Where to stay in Baku:
Sahil Hostel is an excellent hostel. It has comfortable beds with private lockers, curtains, and sockets and lights in each bunk. It also had a common area where they serve beer and wine. Prices start at $6.50 USD per night for a bunk in a ten-bed dorm. You can check current rates here.
If you have a little wiggle room in your budget, the Baku Hilton is a wonderful choice – it’s a super luxurious hotel with excellent amenities. We loved the 360 Bar, which has views of the whole city. Rates start at $155 per night. You can check current rates here.
Note – I wouldn’t recommend staying at Zion Hostel. It didn’t seem clean and only had one massive dorm in which everyone slept. We left soon after we arrived.
Have you ever visited Azerbaijan? What were your favorite things to do in Baku?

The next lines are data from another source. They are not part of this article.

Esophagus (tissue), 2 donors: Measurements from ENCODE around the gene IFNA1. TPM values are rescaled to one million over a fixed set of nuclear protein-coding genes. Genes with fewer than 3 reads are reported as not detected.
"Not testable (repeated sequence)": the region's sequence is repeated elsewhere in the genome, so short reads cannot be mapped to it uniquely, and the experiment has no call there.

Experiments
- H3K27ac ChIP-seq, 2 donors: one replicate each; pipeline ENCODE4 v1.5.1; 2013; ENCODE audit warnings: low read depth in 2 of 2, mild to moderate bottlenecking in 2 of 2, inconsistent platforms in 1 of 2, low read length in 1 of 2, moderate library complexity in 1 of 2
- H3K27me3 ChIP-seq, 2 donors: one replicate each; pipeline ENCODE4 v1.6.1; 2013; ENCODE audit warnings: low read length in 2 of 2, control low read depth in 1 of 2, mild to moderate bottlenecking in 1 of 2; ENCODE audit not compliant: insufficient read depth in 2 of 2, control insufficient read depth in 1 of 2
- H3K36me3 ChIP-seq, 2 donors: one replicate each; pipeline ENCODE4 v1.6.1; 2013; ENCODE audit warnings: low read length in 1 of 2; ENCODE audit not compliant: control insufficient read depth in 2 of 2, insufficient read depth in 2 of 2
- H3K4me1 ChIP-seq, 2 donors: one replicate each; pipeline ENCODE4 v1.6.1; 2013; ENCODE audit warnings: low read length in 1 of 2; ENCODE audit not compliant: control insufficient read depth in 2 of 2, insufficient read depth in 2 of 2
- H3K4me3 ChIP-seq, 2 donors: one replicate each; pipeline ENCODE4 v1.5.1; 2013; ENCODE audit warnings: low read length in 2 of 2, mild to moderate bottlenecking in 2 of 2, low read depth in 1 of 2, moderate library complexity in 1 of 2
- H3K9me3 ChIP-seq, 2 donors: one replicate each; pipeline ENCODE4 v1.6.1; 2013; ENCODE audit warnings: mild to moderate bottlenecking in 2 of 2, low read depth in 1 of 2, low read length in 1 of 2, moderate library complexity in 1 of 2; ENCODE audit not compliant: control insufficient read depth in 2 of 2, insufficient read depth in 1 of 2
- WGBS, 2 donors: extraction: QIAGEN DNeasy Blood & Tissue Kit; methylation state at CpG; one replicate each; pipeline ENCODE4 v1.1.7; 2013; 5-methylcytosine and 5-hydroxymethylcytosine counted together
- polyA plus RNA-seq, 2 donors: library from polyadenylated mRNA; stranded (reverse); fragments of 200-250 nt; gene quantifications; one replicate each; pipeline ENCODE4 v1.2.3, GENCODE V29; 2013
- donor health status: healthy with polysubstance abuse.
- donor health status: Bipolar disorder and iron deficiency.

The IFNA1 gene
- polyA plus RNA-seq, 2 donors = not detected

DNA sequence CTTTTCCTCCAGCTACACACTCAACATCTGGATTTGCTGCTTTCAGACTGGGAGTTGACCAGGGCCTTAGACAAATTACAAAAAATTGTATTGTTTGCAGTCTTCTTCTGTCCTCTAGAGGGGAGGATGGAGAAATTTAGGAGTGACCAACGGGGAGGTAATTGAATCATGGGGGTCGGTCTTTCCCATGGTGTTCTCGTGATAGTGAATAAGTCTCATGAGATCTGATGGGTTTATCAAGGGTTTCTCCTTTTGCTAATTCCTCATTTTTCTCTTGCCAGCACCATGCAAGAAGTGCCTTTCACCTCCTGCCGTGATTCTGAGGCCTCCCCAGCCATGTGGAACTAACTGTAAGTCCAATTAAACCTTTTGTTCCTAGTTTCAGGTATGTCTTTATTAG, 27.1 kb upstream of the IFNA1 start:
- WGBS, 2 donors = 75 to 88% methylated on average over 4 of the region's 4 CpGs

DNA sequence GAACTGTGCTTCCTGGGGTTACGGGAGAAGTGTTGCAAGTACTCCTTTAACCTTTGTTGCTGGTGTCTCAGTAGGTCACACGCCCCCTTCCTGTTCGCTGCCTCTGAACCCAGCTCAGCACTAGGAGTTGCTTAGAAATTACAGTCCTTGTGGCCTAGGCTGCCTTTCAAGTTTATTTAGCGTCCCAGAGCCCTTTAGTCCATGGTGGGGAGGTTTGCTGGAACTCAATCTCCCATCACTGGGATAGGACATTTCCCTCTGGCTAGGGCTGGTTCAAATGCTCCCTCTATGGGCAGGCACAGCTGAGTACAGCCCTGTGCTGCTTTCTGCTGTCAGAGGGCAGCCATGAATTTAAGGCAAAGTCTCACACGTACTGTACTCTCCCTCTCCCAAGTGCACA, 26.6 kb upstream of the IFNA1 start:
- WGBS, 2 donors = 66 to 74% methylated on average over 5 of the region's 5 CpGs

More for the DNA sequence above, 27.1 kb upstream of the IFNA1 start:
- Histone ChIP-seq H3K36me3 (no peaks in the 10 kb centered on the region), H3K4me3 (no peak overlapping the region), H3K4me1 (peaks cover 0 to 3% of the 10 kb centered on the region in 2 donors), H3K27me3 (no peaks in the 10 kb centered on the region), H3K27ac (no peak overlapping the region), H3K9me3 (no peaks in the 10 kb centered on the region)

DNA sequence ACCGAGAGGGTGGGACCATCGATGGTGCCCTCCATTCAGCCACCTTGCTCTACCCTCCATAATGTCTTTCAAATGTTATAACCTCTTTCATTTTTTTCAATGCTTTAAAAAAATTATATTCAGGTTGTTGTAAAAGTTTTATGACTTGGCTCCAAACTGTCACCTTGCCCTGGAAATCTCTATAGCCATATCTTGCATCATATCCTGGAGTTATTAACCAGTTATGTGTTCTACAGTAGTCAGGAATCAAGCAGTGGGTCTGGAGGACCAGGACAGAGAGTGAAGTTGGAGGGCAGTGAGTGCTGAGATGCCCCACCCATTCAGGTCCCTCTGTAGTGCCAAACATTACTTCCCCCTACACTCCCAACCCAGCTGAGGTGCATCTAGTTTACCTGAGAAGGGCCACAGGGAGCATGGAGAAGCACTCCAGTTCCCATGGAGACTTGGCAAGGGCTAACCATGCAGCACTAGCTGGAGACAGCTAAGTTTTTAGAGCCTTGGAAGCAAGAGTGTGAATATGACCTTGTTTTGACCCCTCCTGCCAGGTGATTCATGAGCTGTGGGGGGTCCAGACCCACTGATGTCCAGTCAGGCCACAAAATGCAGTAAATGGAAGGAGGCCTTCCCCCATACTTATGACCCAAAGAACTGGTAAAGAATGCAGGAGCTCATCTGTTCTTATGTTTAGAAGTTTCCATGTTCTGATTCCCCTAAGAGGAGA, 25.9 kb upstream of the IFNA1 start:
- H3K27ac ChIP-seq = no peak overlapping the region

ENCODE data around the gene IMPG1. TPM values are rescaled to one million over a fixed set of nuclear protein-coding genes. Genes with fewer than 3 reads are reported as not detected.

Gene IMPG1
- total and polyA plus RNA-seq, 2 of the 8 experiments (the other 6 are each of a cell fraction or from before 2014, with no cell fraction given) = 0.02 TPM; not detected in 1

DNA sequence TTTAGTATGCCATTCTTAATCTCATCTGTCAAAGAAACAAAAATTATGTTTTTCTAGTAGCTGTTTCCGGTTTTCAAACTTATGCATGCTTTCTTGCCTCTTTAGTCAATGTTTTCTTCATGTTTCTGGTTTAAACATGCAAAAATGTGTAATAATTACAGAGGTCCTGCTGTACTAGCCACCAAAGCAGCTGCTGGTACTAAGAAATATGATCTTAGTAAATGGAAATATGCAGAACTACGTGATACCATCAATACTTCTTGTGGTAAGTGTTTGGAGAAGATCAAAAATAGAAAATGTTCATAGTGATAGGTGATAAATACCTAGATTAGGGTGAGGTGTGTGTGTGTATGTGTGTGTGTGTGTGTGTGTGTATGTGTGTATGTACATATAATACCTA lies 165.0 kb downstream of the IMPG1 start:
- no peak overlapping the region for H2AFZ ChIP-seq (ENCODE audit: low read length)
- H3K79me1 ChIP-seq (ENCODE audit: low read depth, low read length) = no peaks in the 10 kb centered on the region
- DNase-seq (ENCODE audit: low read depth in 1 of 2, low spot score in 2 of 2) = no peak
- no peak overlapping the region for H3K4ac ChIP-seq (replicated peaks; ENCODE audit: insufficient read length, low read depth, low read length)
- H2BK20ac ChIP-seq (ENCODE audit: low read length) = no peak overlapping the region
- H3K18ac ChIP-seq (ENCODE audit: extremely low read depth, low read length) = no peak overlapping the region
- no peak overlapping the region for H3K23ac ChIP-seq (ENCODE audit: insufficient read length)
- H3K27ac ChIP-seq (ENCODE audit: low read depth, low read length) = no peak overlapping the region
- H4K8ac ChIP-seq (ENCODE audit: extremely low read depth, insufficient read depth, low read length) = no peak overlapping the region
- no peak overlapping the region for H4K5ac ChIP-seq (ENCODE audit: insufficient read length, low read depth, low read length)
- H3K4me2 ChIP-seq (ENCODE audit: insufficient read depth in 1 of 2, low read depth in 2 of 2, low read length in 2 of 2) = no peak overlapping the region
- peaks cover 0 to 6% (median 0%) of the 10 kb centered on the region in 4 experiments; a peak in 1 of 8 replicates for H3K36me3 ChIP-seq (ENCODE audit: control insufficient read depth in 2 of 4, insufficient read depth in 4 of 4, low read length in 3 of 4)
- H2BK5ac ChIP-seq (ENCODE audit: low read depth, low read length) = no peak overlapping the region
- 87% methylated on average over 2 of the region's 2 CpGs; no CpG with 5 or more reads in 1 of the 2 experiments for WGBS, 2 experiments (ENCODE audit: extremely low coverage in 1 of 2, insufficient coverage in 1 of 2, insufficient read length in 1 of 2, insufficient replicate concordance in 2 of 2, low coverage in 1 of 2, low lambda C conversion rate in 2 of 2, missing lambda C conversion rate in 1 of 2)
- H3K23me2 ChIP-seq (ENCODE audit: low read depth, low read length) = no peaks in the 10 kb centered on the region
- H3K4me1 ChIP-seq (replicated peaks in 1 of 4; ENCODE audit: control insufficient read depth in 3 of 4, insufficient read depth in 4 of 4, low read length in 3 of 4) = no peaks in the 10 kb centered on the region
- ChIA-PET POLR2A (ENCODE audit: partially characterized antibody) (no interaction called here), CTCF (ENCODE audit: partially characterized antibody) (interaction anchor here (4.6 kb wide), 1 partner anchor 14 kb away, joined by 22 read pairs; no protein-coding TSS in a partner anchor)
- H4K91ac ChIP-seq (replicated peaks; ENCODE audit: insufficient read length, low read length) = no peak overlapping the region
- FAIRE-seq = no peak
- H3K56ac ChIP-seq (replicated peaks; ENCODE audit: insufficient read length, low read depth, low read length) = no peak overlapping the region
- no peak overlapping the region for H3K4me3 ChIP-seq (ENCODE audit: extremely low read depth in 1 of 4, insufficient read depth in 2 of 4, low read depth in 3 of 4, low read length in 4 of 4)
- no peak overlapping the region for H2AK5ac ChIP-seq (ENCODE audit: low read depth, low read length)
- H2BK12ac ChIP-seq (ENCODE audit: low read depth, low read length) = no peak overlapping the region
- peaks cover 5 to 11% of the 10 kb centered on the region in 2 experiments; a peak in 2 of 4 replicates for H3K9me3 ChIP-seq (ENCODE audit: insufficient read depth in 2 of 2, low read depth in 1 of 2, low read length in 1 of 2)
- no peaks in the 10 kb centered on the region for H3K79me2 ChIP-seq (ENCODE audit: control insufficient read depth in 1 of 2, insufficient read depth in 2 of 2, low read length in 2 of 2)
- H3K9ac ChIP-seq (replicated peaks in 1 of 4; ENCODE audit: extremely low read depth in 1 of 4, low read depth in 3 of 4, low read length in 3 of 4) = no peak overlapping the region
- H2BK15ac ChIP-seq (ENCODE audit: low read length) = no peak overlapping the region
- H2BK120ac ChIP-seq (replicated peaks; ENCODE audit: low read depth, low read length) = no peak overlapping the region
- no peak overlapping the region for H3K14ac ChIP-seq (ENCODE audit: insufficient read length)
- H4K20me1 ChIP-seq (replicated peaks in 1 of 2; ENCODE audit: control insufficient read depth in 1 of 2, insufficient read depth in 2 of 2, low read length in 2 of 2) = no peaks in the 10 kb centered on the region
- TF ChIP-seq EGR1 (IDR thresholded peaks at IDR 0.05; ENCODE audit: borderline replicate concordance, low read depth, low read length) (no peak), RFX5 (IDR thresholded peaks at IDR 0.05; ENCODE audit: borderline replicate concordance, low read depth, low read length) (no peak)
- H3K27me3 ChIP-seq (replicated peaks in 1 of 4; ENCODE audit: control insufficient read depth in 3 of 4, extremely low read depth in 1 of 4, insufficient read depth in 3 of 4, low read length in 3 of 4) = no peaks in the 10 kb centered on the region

The Carpet Museum costs 10 AZN ($5.80 USD) to enter. If you want to bring your camera, conceal it, otherwise they will charge you extra to bring it in the museum.
The Baku subway costs 0.20 AZN ($0.12) for a single ride. You can take the subway to the Fire Temple.
It costs 5 AZN ($3 USD) to enter the Fire Temple, but 1 AZN ($0.60 USD) if you’re a student. Bring your ID!
If you want to take a day trip from Baku, you can arrange it with Baku Tours, which is located in the Old City. We did a day trip with them to the mud volcanoes, the Fire Temple, and Yanar Dag. It cost $21 USD per person. You can book the same one we did here.
Make sure to purchase travel insurance before your trip to Azerbaijan. I’ve used World Nomads for years and highly recommend it.